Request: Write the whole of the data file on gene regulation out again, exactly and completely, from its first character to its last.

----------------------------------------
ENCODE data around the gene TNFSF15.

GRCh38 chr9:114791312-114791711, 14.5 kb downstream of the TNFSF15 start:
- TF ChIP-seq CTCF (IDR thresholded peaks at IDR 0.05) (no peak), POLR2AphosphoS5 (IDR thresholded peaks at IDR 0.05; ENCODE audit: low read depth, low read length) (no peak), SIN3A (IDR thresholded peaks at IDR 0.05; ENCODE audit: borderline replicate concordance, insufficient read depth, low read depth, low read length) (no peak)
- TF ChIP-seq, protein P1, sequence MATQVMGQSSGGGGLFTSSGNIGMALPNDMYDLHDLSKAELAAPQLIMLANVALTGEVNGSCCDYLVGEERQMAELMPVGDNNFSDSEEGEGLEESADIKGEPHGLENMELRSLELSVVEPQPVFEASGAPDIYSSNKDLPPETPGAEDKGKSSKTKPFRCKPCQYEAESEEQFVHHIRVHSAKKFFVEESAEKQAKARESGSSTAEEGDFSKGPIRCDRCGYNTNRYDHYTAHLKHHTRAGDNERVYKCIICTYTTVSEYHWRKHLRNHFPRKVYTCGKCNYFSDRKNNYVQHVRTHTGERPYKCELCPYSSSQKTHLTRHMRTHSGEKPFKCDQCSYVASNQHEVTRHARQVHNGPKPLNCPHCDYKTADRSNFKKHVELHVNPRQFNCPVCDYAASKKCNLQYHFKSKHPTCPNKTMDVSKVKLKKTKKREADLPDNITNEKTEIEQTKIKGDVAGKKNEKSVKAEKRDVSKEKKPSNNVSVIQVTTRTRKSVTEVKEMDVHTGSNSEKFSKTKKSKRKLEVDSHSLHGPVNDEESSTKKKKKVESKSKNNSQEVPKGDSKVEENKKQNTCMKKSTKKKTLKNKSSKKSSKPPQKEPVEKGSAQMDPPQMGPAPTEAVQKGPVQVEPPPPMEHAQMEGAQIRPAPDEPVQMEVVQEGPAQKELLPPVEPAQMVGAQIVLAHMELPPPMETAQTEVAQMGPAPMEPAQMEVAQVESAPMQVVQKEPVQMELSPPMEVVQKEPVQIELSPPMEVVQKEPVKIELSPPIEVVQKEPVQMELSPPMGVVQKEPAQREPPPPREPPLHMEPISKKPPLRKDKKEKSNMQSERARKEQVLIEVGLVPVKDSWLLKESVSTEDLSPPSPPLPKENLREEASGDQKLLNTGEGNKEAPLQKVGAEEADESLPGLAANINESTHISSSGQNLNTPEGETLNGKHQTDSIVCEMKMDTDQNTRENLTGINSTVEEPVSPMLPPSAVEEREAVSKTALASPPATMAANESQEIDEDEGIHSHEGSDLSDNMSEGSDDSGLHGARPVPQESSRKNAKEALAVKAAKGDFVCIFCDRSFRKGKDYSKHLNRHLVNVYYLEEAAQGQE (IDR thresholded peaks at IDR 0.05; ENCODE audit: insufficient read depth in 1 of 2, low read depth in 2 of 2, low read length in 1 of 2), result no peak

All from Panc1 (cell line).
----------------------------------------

ENCODE data around the gene TNFSF15.

GRCh38 chr9:114791312-114791711, 14.5 kb downstream of the TNFSF15 start:
- TF ChIP-seq CTCF (IDR thresholded peaks at IDR 0.05) (no peak), POLR2AphosphoS5 (IDR thresholded peaks at IDR 0.05; ENCODE audit: low read depth, low read length) (no peak), SIN3A (IDR thresholded peaks at IDR 0.05; ENCODE audit: borderline replicate concordance, insufficient read depth, low read depth, low read length) (no peak)
- TF ChIP-seq, protein P1, sequence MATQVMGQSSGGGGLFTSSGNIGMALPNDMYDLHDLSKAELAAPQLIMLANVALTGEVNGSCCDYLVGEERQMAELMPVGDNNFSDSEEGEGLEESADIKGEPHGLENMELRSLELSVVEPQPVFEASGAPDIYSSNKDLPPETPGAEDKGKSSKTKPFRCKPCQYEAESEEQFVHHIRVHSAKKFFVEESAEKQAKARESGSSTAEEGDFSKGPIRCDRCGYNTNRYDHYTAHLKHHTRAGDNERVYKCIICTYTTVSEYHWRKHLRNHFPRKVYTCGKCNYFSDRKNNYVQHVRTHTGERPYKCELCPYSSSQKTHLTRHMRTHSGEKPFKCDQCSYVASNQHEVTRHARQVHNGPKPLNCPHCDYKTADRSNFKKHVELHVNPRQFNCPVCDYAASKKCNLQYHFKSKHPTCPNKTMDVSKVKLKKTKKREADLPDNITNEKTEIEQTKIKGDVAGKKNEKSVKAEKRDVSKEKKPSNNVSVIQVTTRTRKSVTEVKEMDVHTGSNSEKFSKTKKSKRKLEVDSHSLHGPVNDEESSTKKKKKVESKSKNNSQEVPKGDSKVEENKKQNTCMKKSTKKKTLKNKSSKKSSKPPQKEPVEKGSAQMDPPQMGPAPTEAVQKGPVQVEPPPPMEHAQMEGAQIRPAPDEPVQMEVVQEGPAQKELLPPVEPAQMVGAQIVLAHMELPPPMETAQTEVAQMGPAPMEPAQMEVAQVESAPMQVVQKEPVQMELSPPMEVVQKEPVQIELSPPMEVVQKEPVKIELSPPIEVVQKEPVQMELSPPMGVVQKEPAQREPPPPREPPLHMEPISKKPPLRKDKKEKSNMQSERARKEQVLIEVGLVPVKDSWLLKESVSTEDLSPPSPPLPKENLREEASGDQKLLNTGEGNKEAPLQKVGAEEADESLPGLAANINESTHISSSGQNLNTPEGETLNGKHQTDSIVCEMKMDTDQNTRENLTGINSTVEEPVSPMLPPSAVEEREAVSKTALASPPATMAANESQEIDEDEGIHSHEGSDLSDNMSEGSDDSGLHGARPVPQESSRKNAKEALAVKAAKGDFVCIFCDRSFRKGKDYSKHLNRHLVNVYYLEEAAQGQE (IDR thresholded peaks at IDR 0.05; ENCODE audit: insufficient read depth in 1 of 2, low read depth in 2 of 2, low read length in 1 of 2), result no peak

All from Panc1 (cell line).